Taking Your Child Fishing For The First Time? Some Extra Items You Are Going To Need

Taking Your Child Fishing For The First Time? Some Extra Items You Are Going To Need

Whether you are an avid fisher who goes every chance you get or go out a couple of times a year, you probably have all your equipment stored and ready when needed. However, if you are going to be taking a child along with you, and you haven’t before, there are a few extra items you need to be sure to bring along to make the trip as enjoyable for both of you.

Safety Items

Children are curious and not nearly as coordinated or cautious as adults in general, and this means they tend to get hurt more often. To make sure the trip ends without any serious injuries, you need to be prepared. Here are just a few things you want to be sure you take with you for safety reasons.

  • Life Jacket – even if you are not on a boat, your child may wander a bit and end up in the water. Fishing areas may be deeper than the child is tall, or have branches that keep him or her from being able to stand or get out of the water.
  • Eye Protection – branches, lures, or hooks can easily scratch the eyes. You want to have both clear and colored glasses to protect the eyes whether the sun is out and bright or not.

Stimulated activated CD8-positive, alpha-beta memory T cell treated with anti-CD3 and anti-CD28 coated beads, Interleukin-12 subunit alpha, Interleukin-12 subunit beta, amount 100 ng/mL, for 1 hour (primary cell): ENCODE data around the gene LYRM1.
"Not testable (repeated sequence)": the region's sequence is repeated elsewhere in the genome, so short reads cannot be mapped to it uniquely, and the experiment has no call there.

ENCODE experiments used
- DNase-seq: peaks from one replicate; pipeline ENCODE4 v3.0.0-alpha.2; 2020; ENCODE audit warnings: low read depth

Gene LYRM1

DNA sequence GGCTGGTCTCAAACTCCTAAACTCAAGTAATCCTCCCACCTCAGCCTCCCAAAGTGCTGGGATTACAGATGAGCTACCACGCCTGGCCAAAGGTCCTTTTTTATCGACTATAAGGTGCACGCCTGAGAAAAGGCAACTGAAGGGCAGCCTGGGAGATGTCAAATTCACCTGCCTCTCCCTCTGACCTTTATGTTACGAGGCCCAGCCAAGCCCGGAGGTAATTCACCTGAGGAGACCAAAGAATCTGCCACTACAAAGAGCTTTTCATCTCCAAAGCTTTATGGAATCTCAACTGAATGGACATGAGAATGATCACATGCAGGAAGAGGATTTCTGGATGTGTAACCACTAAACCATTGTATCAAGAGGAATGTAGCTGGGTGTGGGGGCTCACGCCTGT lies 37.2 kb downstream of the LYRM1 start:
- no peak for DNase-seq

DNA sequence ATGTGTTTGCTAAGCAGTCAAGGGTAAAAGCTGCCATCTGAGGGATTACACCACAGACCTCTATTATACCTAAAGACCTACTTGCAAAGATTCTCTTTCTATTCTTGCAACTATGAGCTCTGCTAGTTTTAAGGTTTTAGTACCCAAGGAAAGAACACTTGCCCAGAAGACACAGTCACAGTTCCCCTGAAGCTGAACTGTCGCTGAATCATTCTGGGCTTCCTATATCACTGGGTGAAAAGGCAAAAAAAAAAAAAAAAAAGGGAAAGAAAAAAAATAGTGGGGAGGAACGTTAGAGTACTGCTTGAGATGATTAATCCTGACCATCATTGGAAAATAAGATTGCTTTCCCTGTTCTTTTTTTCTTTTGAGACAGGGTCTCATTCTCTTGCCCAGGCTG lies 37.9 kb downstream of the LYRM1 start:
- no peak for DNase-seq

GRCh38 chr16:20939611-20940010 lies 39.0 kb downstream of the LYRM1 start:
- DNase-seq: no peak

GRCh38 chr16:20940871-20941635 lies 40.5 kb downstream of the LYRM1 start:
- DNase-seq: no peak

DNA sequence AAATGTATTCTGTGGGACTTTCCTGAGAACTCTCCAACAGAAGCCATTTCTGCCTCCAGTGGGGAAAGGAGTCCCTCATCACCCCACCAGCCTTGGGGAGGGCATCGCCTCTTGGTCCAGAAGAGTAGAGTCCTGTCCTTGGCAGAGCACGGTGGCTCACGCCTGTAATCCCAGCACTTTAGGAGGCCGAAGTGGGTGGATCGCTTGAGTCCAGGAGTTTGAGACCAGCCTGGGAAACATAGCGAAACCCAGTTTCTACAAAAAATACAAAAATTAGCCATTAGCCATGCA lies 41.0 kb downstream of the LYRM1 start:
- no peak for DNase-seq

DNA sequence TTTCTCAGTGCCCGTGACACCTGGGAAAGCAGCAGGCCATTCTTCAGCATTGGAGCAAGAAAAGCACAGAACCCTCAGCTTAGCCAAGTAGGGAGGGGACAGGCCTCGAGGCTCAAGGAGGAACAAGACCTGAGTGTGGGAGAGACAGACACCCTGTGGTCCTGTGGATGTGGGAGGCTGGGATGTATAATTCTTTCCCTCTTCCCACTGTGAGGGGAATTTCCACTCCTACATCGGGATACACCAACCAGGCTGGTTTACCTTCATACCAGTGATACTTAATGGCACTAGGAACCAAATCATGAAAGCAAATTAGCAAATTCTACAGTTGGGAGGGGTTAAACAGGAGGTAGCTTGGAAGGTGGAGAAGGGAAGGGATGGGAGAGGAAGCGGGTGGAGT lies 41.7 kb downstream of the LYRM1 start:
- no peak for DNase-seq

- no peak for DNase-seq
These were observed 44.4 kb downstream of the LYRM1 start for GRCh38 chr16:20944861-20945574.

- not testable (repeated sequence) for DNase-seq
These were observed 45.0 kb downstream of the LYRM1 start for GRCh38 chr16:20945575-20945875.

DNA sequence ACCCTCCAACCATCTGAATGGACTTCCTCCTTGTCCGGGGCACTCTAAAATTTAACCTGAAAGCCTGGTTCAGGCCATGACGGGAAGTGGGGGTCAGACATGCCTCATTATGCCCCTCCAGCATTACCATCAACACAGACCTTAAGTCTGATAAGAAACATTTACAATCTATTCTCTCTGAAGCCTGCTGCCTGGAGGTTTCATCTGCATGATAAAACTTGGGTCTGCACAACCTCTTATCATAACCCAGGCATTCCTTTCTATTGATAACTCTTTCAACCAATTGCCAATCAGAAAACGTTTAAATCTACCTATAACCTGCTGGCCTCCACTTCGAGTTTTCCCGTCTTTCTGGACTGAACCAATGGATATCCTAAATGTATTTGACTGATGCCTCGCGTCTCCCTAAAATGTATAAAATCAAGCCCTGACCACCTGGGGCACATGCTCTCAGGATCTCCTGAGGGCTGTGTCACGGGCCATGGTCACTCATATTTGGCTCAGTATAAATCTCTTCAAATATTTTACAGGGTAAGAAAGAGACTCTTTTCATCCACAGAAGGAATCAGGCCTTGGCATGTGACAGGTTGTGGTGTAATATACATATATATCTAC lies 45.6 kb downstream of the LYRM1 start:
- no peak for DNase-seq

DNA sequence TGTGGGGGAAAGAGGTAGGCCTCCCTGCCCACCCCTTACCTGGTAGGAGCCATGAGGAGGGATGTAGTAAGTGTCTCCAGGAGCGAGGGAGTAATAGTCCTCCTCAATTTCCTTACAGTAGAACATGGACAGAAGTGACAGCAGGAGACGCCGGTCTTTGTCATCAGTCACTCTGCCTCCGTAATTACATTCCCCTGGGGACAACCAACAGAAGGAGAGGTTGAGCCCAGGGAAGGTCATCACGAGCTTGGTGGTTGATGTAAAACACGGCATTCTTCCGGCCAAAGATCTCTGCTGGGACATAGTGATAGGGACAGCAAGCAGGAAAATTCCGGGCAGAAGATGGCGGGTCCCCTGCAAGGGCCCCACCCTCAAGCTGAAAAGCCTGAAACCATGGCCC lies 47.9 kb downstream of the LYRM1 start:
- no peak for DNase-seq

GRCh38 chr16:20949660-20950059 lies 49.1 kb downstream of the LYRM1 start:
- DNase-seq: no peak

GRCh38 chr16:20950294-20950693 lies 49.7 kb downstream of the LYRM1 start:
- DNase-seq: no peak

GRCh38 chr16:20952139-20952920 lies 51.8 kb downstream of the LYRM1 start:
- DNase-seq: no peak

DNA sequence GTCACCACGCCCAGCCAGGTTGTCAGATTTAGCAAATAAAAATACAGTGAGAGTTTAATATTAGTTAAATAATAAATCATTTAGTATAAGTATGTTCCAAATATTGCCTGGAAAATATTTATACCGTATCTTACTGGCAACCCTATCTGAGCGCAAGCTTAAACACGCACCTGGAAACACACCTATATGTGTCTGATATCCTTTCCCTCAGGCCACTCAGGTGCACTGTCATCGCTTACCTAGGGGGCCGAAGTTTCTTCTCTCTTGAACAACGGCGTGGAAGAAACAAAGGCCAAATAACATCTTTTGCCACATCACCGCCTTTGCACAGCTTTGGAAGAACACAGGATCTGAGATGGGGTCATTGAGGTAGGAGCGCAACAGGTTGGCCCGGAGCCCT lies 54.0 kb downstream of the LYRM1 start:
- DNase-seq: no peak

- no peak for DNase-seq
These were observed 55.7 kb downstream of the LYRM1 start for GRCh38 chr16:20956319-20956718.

• First Aid Kit – while you probably take one with you anytime you go fishing, check the contents before leaving, you never know when someone got into it and used up all the bandages.

Fishing Gear

Do not expect a child to be able to use an adult’s fishing gear. Rods are too long, reels too complicated, and lures or hooks can be dangerous for small children. A rod does not have to be anything expensive or special. A simple cane pole with a closed-face spin-casting reel works well for children. If your child is too young to push the button on the reel while casting, you can attach a piece of line to the end of the pole so he or she can just toss the line into the water a bit. No matter what kind of pole and line is being used, it is a good idea to have a bobber attached to it so he or she can tell if it is being tugged on. As a safety precaution, only use non-barbed hooks on the child’s line to keep it from becoming stuck in the child.

Taking your child fishing, and teaching him or her to fish, is something you will both remember for most of your life. It won’t matter whether or not you actually catch anything, it will be the time spent together that is important. Having the equipment that will keep the child safe, and that will be actually usable by the child, will ensure you have a great time. Contact a business, such as Gulf Water Cowboy, for more information.

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